What You Need to Know
- Hardest hit are those who make lots of money but have few legal options for sheltering it, like business owners.
- Sen. Van Hollen, wants to add language to the final bill that would do more to tax intergenerational wealth.
- The framework still contains a few provisions that could squeeze some member of the top 0.1%.
If you’re wondering how President Joe Biden’s tax framework would affect rich Americans, here’s a rough scorecard.
Winning: The vast majority of the top 1%, who might even get a tax cut.
Losing: The rich-but-not-fabulously rich, still working to build their fortunes.
Breathing a sigh of relief: America’s billionaires, who, despite threats to the contrary, likely get to keep the tools and tricks many use to avoid taxes altogether.
What Your Peers Are Reading
Biden’s plan was to raise tax rates on pretty much the entire 1%, the 1.6 million taxpayers earning at least $500,000 annually. After pushback from moderate Democrats, he’s settled for a far thinner slice of the upper crust, targeting the roughly 22,000 Americans earning $10 million or more with a new surtax.
Many Democrats including Biden also wanted to narrow America’s widening wealth gap by plugging loopholes and finding new ways to tax large fortunes. Those proposals ended up on the chopping block, though progressive Democrats are pushing to slip some back into the $1.75 trillion reconciliation bill before it becomes law.
Taxing the super-rich is difficult for the simple reason that huge fortunes don’t necessarily mean huge incomes. Investment gains are only taxed when they’re sold, and the very wealthy only rarely need to sell.
So, while the millionaire surtax would hike rates on high-earners — bringing the top marginal rate including Medicare taxes to almost 49% — it’s unlikely to have a significant impact on inequality at the very top, where U.S. billionaires tracked by the Bloomberg Billionaires Index now hold more than $5 trillion.
“This proposal is not going to impact those taxpayers the way that proponents wanted,” Kyle Pomerleau, a senior fellow at the right-leaning American Enterprise Institute, said of ultra-high-net-worth households. “Taxpayers will still be able to defer gains and not face tax on them.”
The 10 richest Americans, collectively worth more than $1.4 trillion, sold just $11.7 billion in publicly traded stock last year, according to data compiled by Bloomberg. The bulk of that came from $10 billion in Amazon.com Inc. shares sold by its founder, Jeff Bezos, whose philanthropy that year likely reduced his tax bill with charitable deductions.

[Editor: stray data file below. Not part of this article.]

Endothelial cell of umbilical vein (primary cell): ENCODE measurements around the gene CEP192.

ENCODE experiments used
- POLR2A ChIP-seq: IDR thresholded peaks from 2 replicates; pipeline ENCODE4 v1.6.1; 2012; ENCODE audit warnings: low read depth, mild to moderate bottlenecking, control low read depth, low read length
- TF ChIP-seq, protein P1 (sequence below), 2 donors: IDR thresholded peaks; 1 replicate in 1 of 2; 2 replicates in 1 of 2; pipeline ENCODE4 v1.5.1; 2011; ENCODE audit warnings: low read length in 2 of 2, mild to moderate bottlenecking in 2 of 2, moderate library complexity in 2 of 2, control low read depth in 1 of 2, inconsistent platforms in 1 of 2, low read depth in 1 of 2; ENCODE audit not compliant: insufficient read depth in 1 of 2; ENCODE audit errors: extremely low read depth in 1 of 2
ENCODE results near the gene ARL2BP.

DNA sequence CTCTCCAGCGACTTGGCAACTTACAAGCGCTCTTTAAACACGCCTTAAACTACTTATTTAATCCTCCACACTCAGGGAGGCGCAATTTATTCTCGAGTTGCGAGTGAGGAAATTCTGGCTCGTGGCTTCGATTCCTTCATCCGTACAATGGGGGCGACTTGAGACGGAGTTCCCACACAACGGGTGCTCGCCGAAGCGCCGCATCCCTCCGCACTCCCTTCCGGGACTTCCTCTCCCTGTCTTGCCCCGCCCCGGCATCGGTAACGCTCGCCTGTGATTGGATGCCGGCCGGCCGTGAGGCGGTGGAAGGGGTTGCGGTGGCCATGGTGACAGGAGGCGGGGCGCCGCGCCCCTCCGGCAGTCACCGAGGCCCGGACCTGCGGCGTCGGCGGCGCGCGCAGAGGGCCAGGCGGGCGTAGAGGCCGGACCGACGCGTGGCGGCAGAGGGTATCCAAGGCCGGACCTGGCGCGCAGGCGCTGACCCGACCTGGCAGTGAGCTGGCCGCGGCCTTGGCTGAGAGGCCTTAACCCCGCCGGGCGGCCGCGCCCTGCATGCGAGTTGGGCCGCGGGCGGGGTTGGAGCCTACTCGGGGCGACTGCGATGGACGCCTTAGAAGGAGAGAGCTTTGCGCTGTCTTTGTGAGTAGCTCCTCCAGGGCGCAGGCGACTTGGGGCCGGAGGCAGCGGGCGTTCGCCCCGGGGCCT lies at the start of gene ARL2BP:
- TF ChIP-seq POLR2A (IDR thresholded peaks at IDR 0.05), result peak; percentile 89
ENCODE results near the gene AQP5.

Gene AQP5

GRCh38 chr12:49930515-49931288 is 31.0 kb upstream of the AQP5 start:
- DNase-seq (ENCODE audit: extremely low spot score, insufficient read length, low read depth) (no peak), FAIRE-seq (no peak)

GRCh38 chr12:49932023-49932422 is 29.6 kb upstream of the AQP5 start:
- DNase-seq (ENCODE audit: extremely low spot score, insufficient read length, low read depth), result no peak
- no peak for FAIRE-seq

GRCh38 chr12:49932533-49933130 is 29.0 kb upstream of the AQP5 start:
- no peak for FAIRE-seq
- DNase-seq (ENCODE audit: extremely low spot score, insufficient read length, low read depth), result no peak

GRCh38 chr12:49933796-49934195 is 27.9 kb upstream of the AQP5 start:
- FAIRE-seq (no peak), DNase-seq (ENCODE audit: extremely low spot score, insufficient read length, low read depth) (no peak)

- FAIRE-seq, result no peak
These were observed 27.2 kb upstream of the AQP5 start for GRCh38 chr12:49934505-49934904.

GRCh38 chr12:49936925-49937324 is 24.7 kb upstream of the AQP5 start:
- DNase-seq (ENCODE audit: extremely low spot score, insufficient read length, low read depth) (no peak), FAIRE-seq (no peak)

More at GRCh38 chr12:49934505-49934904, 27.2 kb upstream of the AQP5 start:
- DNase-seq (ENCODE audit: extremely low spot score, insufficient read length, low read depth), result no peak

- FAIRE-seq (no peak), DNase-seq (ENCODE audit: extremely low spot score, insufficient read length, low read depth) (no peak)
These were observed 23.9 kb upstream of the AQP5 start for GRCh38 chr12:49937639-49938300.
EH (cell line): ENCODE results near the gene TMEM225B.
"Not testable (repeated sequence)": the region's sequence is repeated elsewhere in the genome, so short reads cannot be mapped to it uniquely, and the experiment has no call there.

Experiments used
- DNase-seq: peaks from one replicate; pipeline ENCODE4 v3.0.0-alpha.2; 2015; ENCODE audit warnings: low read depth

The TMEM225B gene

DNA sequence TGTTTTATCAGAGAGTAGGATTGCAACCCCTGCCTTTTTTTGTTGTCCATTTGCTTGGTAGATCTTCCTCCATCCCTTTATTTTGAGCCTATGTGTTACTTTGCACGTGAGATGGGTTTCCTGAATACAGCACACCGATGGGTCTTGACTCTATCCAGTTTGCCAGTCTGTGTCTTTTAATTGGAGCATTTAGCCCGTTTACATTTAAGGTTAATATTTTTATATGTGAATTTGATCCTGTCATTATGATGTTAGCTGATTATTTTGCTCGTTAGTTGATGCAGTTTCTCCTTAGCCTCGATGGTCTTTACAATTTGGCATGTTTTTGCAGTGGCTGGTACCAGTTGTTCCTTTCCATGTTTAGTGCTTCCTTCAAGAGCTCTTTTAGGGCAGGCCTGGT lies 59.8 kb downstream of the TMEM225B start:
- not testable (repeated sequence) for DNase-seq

Even if billionaires need money, they can get cash tax-free by borrowing against their assets. Elon Musk, the world’s richest person, with $302 billion, hasn’t sold any Tesla Inc. stock in years, but a December 2020 regulatory filing shows he’s borrowed $515 million from various investment banks.
Senate Finance Committee Chairman Ron Wyden’s billionaires’ tax, unveiled on Wednesday but left out of the bill on Thursday, would have forced the super-wealthy to report more income to the Internal Revenue Service by recognizing gains on publicly traded assets.
Wyden said he’s not satisfied with Biden’s framework, saying it focuses too much on income and not enough on accumulated wealth.
“The billionaires who made so much money during the pandemic seem to be able to not pay income taxes for years and years,” Wyden told reporters Thursday. “I’ll be working with the administration so you don’t end up with a situation where, for example, on a pro basketball team the pro athletes have their taxes go up and the billionaire owners are still in a position where they can avoid taxes.”
Musk, whose net worth has soared by $132 billion this year, criticized the idea of a billionaires’ tax. “Eventually, they run out of other people’s money and they come for you,” he tweeted on Monday, later arguing government “spending is the real problem.”
Republicans, for their part, cheered the demise of Wyden’s billionaires’ tax.
“It’s a win for the American people,” Senator Chuck Grassley of Iowa said Thursday. “If they had not backed away, in two years we would have been repealing it because it would not have been administrable.”
Hardest hit by the framework are Americans who make lots of money in ways that give them few legal options for sheltering their income. Those with huge salaries — athletes and entertainers at the peak of their careers, for example — would pay marginal rates of 50% on their salaries, plus state taxes that could bring their top rate above 60%.
Owners of businesses raking in tens or hundreds of millions of dollars could also be slammed. Some would see their top rates jump almost 12 percentage points, because the framework also broadens the number of high-income people who owe a 3.8% Medicare tax, which is already paid by investors and workers but can be avoided by some business owners.
Investors with windfalls of more than $25 million would also owe the 8-point surtax, though their top rate would hit only 31.8% because capital gains and dividends are taxed at lower rates than ordinary income.
In this group, wealth advisers say the most noticeable effect would be on families selling private businesses, where one transaction causes income to spike over the surtax threshold after years of more moderate tax bills.
“The people who are going to get hurt the most are the ones who are going to have a one-time wealth-generating event,” said Jeremiah Barlow, head of family wealth services at Mercer Advisors. By contrast, for those making $50 million year after year, he said, “8% is not going to be materially changing their lifestyle.”